“The conflict in the Democratic Republic of Congo has claimed more than five million lives – making it the planet’s deadliest conflict since World War II.
But despite the horrific levels of sexual violence and millions of people displaced from their homes and schools, it remains Africa’s forgotten war and rarely makes the headlines of the world’s media.
Although the conflict has officially finished, much of the country remains desperately poor and the continuing violence in the eastern regions make it one of the most dangerous places on earth to be a woman.” war child
The statistics are staggering and the reality is even more difficult to face. Being in Congo and seeing the faces of its children while knowing the fate most of them may face adds another dimension to our responsibility as humans to try to make a change. And there are so many that do offer their time and dedicate their lives to help, but it never seems to be enough.
The journey into Congo will not be easy or comfortable, it is facing and unsettling. But our planet is filled with injustice, with poverty, hunger,wars and I always find the need to remind myself that so much is needed still to be done and to give thanks to those who do and keep on doing to make the world a better place.
In this post, I want to give a special thanks to Mr Ross Mountain, an amazing humanitarian who helped facilitate my trip in Congo and without whom it never would have been possible. Mr Mountain was running MONUC in Congo when I travelled there in 2009 and after his 26 years of amazing service in the UN, he is now working as director general of Dara in Madrid.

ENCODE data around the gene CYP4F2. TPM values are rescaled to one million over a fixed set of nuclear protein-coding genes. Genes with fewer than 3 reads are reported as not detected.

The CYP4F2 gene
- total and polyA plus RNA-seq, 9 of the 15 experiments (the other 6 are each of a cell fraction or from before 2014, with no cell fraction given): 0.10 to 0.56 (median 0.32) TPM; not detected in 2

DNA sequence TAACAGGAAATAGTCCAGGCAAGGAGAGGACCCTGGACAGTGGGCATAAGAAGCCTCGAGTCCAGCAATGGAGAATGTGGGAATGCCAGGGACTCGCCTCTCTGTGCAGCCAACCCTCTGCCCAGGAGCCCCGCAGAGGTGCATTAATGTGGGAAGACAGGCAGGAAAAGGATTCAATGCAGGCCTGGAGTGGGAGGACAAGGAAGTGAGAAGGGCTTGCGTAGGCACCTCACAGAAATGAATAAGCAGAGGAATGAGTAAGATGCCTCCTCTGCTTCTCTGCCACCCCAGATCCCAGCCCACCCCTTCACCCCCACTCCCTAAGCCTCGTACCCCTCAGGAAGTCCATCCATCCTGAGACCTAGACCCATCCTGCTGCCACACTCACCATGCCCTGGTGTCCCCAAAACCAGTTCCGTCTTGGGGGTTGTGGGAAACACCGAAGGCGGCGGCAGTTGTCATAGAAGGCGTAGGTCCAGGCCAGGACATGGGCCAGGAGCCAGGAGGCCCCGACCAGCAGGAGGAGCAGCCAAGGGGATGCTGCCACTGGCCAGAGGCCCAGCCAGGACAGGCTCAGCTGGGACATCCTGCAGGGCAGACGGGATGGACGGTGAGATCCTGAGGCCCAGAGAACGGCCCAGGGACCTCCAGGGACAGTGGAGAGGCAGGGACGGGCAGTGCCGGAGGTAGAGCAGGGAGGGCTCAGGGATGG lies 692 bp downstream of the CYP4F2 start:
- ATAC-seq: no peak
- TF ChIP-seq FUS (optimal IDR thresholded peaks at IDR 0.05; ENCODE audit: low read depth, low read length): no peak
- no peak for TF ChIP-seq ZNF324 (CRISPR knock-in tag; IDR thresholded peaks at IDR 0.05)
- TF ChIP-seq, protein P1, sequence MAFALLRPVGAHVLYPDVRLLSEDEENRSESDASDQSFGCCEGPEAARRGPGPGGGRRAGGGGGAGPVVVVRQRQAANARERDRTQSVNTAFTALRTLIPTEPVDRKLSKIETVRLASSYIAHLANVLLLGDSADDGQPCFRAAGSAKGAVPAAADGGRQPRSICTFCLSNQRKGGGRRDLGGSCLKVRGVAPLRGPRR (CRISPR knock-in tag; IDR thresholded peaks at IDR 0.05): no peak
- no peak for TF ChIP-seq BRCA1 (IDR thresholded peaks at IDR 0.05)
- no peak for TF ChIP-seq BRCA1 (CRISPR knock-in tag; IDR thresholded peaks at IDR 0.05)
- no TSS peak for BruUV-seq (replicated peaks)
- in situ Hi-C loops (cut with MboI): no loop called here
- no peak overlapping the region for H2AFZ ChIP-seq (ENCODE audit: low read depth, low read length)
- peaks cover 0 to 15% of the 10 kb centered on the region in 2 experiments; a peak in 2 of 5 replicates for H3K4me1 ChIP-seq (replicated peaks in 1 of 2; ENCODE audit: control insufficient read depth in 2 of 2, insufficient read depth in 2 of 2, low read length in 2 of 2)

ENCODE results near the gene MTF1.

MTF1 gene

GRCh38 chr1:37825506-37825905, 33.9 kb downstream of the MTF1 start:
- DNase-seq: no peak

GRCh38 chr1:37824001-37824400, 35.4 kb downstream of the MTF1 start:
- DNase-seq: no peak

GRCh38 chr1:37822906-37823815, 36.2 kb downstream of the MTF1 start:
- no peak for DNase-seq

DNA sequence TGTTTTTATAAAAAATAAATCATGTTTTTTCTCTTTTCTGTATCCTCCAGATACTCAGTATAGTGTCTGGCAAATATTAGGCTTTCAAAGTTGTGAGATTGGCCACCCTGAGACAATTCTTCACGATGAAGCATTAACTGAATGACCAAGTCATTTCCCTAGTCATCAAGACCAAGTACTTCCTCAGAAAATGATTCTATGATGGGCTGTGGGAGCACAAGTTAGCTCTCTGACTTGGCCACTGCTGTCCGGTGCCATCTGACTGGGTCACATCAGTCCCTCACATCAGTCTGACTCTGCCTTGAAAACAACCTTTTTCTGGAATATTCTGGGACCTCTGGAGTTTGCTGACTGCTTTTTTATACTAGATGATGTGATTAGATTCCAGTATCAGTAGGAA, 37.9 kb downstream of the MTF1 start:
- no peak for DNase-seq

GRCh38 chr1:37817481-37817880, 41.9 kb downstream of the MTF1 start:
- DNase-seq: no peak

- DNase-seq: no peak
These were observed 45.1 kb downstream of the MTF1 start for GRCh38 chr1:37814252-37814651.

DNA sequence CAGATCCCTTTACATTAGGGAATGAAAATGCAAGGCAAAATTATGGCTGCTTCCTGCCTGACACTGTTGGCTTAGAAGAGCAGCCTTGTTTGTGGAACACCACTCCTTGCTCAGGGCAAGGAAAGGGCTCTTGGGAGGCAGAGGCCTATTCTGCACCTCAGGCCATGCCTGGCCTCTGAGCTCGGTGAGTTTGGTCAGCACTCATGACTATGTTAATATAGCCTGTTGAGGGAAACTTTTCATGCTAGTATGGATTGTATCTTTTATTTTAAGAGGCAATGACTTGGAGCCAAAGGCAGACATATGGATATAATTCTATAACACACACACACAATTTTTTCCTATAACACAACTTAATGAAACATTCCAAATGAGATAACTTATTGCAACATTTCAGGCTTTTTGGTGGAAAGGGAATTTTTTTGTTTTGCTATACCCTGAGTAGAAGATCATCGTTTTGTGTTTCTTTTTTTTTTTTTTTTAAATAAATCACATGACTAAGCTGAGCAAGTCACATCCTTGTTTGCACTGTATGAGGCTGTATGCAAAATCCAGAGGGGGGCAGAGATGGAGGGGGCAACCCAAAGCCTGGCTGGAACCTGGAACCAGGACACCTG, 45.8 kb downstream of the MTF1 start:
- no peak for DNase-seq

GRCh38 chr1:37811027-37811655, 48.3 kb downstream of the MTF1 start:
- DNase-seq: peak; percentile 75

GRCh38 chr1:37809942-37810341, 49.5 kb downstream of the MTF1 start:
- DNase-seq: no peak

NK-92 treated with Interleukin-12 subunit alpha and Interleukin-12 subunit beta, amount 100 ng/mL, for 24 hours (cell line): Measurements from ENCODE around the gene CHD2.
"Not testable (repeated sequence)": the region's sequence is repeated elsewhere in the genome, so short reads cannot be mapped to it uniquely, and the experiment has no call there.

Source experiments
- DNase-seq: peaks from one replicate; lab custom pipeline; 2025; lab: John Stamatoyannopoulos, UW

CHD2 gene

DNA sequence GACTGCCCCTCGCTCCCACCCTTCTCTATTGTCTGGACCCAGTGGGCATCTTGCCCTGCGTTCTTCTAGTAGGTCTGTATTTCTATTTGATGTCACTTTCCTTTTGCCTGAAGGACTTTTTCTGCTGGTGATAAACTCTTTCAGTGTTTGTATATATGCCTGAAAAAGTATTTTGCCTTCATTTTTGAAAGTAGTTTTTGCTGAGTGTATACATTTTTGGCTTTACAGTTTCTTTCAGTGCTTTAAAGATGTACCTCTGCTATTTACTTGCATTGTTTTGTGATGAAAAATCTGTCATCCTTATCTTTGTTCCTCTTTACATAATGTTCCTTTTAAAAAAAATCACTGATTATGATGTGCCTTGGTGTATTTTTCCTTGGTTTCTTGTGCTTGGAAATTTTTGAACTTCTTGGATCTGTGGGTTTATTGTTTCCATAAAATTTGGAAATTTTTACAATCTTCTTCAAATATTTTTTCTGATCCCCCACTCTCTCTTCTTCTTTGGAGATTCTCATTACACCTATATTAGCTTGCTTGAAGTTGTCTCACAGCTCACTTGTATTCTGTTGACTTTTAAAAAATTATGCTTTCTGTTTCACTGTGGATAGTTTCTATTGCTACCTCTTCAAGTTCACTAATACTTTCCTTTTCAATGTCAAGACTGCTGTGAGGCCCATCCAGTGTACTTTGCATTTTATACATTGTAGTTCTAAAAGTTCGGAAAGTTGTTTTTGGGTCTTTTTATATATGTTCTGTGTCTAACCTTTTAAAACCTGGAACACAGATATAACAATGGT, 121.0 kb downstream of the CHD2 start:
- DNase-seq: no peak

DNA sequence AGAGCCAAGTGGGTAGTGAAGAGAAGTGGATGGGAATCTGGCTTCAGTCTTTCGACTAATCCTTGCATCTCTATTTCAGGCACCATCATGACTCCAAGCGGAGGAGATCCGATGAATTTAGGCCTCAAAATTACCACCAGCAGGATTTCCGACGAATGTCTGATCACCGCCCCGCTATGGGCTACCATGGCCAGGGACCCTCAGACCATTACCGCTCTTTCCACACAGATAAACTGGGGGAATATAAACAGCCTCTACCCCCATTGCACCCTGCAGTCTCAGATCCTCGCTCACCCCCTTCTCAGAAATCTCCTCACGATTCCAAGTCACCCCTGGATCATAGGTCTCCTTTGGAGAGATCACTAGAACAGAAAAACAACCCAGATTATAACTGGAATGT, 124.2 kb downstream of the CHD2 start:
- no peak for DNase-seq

23 replies on “Day 2~ April 2nd~ Congo”
Sad and beautiful! Love how you capture those expressions!
Terrific picture, Mimo! And horrifying details – I’m very much in there with you, I’ve spent quite a lot of time in a (thankfully peaceful) part of Africa. Adrian
Thank you for sharing your knowledge, experience, and photos. Wow
It is all so very hard for these children.
it truly is. Thank you Mags
I’m really enjoying your photos and stories. Thank you
thank you Kats!
All of humanity is out there…in all of it’s guises… this is a very touching photography Mimo…you never fail to impress.
Thank you so much Helen!
I agree that this months images may be unsettling. But I am so glad that you are giving us this opportunity to travel and see the human story. Too often the media reduces things to numbers and generalizations. But you are showing us the individual. Thank you for this deep personalization. Bless you.
Thank you, and you are so right, the reality is so different to what the media portrays.
WOW! This will be a tough month to swallow, but it is so important that awareness is brought to us. Thank you for sharing your experiences.
Yes, I believe so Courtney! Thank you for following
I hope to one day visit the Congo as well, hopefully I can find someone the way you did
I hope that you will get that chance, it is life changing
Thanks for sharing this story and another fantastic photograph. We have much to learn from your experience, and I look forward to the journey.
Thank you again earl!
Despite the hardships he faces, the child still manages an innocent smile to be captured…and it was nice you got to meet Mr. Mountain, Dara is a great NGO.
Yes it really is. Thank you frances!
Your words here best explain my “oh no” thoughts yesterday – “The journey into Congo will not be easy or comfortable, it is facing and unsettling.”
Yes, it will be for me as well when I write it… Thanks Frank!
thank you for taking us with you on this trip
Thank you for coming along my friend!